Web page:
If a single-line tweet from Tesla Motors CEO Elon Musk is to be believed, the long campaign to turn eccentric scientist Nikola Tesla’s former Shoreham laboratory into a museum may have found the funding it needs to build.
In response to a web comic released Tuesday by Matthew Inman on his site The Oatmeal, in which Inman asks Musk to pay the $8 million museum organizers need, the billionaire replied on Twitter, “I would be happy to help." His response was retweeted more than 2,700 times by fans, including Tesla Science Center staff.
Inman’s comic, titled “Man vs. Motor,” argued in the comic’s usual blunt way that Musk owed the donation to the late scientist for using the Tesla name (which is in the public domain) and for using AC motors inspired by Tesla’s patented invention in the electric cars produced by Tesla Motors. The post also poked fun at Musk’s wealth, pointing out that the mogul and founder of Tesla and space exploration company SpaceX recently spent $1 million for a prop submarine car featured in the James Bond movie, “The Spy Who Loved Me.”
The Man vs. Motor post was actually the second part of Inman’s comic posted this week. In the first part, “What it’s like to own a Tesla S,” Inman breaks down his experience owning the luxury electric car, which the comic called “An Intergalactic Spaceboat of Light and Wonder.”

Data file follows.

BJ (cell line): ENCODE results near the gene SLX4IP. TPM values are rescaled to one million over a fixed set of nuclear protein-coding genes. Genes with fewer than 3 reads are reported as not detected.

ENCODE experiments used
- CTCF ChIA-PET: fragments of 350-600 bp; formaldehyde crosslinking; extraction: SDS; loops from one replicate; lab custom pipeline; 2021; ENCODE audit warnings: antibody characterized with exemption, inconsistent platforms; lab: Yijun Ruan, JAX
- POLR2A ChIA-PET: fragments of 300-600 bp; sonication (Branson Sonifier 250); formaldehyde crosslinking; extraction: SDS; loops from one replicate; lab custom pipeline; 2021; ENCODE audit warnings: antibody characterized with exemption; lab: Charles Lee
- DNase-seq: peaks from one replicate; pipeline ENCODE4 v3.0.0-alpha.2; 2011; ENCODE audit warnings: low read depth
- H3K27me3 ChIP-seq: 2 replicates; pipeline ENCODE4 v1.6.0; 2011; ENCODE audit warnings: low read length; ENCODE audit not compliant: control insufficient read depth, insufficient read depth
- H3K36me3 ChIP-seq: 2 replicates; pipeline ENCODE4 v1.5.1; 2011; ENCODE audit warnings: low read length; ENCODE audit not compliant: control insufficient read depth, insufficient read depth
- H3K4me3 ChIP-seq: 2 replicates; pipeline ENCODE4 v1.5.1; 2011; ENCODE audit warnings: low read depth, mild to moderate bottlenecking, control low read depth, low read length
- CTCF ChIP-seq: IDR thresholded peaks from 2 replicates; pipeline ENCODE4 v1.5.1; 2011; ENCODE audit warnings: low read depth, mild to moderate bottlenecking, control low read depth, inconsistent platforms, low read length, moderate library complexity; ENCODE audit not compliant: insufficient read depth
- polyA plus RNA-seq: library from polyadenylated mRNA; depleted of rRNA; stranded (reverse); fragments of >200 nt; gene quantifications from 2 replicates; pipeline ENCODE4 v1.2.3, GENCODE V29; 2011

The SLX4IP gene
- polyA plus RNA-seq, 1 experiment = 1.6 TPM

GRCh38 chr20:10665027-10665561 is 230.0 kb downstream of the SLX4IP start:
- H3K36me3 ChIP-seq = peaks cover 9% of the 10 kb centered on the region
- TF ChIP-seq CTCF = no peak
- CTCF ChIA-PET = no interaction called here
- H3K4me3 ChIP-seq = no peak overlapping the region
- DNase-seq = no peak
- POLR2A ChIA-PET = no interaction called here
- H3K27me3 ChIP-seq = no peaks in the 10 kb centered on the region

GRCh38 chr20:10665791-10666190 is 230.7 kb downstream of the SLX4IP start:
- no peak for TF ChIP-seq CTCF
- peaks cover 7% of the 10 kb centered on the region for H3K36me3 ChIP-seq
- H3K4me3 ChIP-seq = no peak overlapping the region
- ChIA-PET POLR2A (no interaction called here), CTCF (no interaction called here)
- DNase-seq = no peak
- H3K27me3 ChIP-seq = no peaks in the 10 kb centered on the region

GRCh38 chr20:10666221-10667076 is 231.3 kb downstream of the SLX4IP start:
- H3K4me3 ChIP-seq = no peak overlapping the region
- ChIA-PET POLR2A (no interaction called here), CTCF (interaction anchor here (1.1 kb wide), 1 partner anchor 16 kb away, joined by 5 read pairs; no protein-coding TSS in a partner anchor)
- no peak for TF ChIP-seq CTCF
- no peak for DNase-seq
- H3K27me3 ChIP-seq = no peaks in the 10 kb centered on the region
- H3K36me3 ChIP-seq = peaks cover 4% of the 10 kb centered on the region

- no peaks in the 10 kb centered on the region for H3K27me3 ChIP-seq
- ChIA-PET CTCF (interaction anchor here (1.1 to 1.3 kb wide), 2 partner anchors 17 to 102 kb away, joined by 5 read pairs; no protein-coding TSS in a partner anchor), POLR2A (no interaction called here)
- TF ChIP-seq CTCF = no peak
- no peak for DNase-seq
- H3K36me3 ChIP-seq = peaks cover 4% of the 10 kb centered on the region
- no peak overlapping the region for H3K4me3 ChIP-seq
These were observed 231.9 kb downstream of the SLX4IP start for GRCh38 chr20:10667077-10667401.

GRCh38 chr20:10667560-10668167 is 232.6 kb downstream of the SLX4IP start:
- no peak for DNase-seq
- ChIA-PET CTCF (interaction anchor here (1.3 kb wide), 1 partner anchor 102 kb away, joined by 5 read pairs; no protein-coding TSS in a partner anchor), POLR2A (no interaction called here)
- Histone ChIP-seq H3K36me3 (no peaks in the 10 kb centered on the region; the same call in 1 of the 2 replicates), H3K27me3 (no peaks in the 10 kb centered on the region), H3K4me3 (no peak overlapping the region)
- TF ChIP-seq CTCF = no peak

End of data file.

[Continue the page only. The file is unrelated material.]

This is the second time Inman has gotten charged up over the Tesla museum. In 2012, he launched an online crowdfunding campaign to raise the money museum organizers needed to buy the land out from potential developers. Inman’s "Operation Let's Build a [expletive] Tesla Museum” raised nearly $1.3 million from Tesla fans across the world, including Musk, Inman said in his comic. With the state matching the rest, the group was able to buy the $1.6 million property.
But with the land that once housed Tesla’s Wardenclyffe laboratory now under their control, the group needs at least another $8 million to clean up or demolish some of the structures on the land and begin the building process.
Tesla's lab, built in 1903 and designed by famed architect Stanford White, was home for the reclusive scientist until 1915. Then, in 1939, Peerless Photo Products bought the property to use as a processing plant, dumping so much chemicals into the ground that the state eventually dubbed the land a Superfund site in 1983, mandating Belgian owners Agfa to cover the costs to clean up the property to meet Department of Environmental Conservation standards.
In 2013, museum organizers dedicated a granite statue of Tesla at the site and live-streamed the event across the world. Serbian President Tomislav Nikolic also attended the Shoreham dedication of the late Serbian-American scientist’s statue.
@Oatmeal I would be happy to help— Elon Musk (@elonmusk) May 14, 2014